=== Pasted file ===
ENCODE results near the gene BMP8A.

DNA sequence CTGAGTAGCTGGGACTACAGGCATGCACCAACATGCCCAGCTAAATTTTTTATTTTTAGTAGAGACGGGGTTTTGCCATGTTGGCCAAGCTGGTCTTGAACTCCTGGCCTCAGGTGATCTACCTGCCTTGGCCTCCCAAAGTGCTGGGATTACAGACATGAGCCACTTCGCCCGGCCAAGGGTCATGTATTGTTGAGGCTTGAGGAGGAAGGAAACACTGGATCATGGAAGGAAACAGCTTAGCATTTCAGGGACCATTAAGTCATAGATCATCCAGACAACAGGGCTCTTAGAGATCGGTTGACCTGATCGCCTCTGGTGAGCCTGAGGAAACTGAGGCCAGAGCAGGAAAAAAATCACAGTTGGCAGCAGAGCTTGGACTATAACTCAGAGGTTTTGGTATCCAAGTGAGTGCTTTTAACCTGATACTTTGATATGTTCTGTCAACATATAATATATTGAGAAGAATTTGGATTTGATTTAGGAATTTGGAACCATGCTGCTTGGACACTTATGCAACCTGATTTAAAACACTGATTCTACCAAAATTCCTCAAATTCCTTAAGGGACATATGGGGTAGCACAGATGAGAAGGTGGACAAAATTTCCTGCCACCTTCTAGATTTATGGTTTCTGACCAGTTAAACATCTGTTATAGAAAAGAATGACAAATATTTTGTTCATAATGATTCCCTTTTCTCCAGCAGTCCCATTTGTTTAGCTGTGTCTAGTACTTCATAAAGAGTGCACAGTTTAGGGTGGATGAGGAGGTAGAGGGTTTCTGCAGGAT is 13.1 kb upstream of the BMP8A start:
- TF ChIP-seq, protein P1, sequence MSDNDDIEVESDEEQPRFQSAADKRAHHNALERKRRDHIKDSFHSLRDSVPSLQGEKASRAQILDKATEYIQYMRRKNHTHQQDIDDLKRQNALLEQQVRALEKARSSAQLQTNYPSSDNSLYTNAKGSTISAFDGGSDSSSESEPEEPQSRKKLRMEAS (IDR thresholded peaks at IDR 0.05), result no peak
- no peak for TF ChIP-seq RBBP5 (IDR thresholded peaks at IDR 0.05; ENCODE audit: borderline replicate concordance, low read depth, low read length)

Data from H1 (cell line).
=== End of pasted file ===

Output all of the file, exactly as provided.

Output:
ENCODE results near the gene BMP8A.

DNA sequence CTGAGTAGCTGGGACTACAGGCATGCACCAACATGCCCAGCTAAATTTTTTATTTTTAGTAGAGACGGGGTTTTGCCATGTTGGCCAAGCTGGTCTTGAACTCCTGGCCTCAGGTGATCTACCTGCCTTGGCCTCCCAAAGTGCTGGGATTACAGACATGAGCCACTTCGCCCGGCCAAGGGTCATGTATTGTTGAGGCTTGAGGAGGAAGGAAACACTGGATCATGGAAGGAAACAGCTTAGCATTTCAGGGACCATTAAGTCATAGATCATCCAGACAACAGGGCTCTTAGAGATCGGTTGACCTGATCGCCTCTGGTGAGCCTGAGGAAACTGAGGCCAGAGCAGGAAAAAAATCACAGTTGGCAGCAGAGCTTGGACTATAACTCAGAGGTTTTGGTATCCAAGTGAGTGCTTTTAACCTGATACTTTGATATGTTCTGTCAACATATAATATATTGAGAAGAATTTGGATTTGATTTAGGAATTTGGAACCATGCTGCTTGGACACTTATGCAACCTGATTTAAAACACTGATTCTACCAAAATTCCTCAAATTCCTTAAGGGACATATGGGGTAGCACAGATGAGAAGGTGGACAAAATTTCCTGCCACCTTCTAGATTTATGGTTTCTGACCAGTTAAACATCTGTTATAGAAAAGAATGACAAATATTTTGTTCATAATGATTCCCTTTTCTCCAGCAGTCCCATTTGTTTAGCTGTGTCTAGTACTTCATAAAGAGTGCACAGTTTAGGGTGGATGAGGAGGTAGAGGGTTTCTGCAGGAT is 13.1 kb upstream of the BMP8A start:
- TF ChIP-seq, protein P1, sequence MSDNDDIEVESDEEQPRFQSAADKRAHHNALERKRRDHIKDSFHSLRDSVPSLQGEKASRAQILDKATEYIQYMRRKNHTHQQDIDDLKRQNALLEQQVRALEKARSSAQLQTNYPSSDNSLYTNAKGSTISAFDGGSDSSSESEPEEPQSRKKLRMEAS (IDR thresholded peaks at IDR 0.05), result no peak
- no peak for TF ChIP-seq RBBP5 (IDR thresholded peaks at IDR 0.05; ENCODE audit: borderline replicate concordance, low read depth, low read length)

Data from H1 (cell line).